If by ‘generic sourcebook’ you mean a generic rules set I hope not and don’t think so. 99% of the games I have run have been in worlds I create myself. I feel worldbuilding is a key feature of the hobby. Attempts to tie rules sets to particular worlds make me much less interested.

The core books for the industries best known game are generic and contain advise for creating your own world, so the approach is far from dead.

I mean as far a Chaosium goes. I thought that they have decided to go back to the idea of integrating the rules with specific settings.

 

Personally, it is, of course a different matter. I think the idea is that many, if most most GMs use pre-written stuff and don't do as much world building or even adventure designing.

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30 minutes ago, Atgxtg said:

Personally, it is, of course a different matter. I think the idea is that many, if most most GMs use pre-written stuff and don't do as much world building or even adventure designing.

If they even use them, vs. just collecting/reading them (which I've seen purported to be a good chunk of what's keeping the RPG industry afloat).
I never use published stuff 'as is' but I've always been happy to yank elements for use in my own settings... spells, creatures, floorplans, spaceship deckplans, whatever. Don't most GMs tweak published adventures when they run them?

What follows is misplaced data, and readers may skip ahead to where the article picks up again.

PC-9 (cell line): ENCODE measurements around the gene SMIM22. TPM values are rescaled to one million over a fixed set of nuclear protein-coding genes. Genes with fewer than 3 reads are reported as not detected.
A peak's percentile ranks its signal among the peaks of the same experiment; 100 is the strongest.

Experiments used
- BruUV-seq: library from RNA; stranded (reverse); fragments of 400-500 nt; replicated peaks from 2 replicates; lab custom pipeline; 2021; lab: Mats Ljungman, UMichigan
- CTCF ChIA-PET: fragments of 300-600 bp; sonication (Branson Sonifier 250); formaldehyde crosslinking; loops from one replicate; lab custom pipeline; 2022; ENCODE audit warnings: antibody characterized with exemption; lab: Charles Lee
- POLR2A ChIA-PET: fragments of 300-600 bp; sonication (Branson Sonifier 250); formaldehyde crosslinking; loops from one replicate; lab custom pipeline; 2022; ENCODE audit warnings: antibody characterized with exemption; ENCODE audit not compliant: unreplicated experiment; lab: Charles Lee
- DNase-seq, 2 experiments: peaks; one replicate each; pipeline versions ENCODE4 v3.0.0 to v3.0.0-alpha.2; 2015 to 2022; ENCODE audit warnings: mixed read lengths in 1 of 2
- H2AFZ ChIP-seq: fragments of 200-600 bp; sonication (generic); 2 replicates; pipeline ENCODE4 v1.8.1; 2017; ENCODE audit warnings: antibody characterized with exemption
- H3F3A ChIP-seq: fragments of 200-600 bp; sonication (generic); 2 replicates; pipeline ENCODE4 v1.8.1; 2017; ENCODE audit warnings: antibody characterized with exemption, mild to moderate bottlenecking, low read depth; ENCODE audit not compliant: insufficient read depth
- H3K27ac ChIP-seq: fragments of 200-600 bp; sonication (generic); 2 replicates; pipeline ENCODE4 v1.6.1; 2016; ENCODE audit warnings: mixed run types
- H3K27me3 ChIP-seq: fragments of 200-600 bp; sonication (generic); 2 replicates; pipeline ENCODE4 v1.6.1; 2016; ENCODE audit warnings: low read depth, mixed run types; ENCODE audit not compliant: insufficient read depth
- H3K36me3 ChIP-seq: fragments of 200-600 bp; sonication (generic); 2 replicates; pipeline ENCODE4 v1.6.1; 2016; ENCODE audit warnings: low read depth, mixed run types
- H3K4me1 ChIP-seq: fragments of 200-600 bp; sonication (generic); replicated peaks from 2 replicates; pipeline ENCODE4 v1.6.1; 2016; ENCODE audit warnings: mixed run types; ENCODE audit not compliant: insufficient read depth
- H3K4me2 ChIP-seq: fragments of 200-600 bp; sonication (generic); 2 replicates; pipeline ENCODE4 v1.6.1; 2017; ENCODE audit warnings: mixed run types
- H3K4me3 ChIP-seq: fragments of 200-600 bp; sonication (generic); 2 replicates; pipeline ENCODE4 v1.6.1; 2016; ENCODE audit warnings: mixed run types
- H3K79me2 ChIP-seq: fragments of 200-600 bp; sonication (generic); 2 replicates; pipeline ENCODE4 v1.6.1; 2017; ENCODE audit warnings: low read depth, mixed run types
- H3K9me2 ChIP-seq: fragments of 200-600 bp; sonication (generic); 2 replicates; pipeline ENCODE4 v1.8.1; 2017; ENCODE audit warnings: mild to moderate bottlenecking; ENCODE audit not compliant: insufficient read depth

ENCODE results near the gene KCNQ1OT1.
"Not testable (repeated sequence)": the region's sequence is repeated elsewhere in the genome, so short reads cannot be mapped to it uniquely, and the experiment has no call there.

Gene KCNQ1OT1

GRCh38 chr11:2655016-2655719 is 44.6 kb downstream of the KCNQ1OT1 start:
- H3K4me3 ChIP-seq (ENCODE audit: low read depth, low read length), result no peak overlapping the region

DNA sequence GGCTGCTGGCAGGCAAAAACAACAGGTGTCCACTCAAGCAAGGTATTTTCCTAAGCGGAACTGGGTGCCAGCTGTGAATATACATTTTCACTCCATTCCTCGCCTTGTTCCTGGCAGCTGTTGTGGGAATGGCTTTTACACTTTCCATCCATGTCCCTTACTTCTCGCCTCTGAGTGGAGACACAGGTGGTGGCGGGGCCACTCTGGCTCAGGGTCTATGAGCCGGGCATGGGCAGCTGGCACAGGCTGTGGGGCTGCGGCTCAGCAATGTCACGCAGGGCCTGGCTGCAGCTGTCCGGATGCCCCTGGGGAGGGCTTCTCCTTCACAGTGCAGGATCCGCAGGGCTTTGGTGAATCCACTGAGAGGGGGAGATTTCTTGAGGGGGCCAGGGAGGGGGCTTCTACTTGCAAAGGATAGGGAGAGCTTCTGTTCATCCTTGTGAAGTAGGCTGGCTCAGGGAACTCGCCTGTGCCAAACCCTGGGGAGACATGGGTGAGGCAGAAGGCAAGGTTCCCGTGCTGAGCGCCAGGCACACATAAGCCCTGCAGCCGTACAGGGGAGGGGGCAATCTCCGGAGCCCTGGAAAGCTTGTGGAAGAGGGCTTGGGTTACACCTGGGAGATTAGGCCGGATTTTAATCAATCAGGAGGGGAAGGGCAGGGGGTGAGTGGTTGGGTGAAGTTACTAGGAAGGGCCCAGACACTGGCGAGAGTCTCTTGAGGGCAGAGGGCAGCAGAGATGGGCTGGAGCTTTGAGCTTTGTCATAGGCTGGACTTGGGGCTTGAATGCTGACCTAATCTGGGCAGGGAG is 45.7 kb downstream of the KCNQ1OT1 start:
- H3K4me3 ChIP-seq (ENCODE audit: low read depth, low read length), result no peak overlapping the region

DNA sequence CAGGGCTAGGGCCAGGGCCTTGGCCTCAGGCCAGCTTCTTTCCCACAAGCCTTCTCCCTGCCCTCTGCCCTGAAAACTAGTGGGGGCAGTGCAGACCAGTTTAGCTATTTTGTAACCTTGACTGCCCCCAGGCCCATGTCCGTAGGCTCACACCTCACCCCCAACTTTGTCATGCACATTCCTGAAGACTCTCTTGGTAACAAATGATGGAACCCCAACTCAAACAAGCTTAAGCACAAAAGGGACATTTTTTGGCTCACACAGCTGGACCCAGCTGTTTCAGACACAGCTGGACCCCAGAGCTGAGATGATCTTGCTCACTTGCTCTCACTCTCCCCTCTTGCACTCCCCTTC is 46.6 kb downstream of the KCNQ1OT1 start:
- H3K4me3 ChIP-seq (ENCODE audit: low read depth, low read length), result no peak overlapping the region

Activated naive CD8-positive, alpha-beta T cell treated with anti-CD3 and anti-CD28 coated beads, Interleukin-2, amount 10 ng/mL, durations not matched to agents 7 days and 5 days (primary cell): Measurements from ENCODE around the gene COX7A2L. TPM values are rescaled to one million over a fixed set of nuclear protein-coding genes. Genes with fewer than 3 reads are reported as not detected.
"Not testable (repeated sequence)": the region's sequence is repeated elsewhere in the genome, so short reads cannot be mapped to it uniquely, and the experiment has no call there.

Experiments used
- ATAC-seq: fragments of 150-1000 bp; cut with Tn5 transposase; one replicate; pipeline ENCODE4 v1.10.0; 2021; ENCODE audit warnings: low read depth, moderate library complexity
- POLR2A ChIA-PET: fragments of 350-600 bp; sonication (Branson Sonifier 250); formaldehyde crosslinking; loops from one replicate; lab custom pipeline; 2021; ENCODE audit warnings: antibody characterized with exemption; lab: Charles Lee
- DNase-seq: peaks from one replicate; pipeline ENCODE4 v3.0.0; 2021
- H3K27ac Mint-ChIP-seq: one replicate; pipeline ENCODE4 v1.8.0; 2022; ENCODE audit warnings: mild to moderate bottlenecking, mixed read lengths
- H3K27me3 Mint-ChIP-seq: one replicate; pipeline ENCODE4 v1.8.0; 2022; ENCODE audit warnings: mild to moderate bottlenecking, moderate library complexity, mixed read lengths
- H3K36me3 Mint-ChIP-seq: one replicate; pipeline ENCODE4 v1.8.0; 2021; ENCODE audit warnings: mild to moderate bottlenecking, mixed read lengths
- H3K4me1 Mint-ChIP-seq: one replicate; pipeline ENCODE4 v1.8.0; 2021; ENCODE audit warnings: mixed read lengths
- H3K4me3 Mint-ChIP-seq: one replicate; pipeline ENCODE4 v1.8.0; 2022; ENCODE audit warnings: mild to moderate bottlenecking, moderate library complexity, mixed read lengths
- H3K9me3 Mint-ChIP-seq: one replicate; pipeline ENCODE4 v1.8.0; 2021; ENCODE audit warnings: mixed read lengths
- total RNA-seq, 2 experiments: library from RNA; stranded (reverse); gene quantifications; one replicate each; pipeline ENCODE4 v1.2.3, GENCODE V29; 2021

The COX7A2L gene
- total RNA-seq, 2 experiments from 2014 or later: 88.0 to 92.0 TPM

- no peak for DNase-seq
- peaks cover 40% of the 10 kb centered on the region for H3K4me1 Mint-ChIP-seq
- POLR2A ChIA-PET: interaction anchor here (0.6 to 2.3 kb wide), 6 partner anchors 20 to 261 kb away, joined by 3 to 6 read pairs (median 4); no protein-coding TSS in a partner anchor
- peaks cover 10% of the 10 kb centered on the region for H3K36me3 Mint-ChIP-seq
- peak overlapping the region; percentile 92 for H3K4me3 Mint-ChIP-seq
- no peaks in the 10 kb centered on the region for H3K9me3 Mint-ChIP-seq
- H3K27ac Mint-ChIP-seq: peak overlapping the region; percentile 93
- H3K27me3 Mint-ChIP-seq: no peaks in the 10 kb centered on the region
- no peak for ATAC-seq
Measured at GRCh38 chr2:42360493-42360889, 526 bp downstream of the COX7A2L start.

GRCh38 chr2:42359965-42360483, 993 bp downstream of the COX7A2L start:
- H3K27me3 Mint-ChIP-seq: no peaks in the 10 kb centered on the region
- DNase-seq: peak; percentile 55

My own thing lately has been to turn MW towards something like Warhammer (minus the demi-humans)... grabbing bits of that setting and stuff from Renaissance and Lamentations of the Flame Princess (an idea I had even BEFORE reading Butters' excellent game logs).

The minimal setting in Magic World is intriguing, and open-ended enough that I could see loosely hanging some adventures on it that could still be tweaked for other purposes... and I'd be curious to see what was in the intended bestiary. I could go for something with a lot more fairy tale influence on it (which The Southern Reaches suggests to me).

Edited by Simlasa
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42 minutes ago, Atgxtg said:

I mean as far a Chaosium goes. I thought that they have decided to go back to the idea of integrating the rules with specific settings.

 

Personally, it is, of course a different matter. I think the idea is that many, if most most GMs use pre-written stuff and don't do as much world building or even adventure designing.

Personal experiences vary. What I have seen across four Australian cities is more homebrew worlds. Folks starting out as GM’s use published stuff but as soon as they find thier feet they start getting ideas of thier own and catch the world-building bug. 

Without a proper randomised survey there is no-way to get to the truth. 

At the moment the hobby is growing and there is a lot of new GM’s. Perhaps as these new people find thier feet we will see a resurgence of generic rules sets.

Edited by Coronoides
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1 hour ago, Simlasa said:

If they even use them, vs. just collecting/reading them (which I've seen purported to be a good chunk of what's keeping the RPG industry afloat).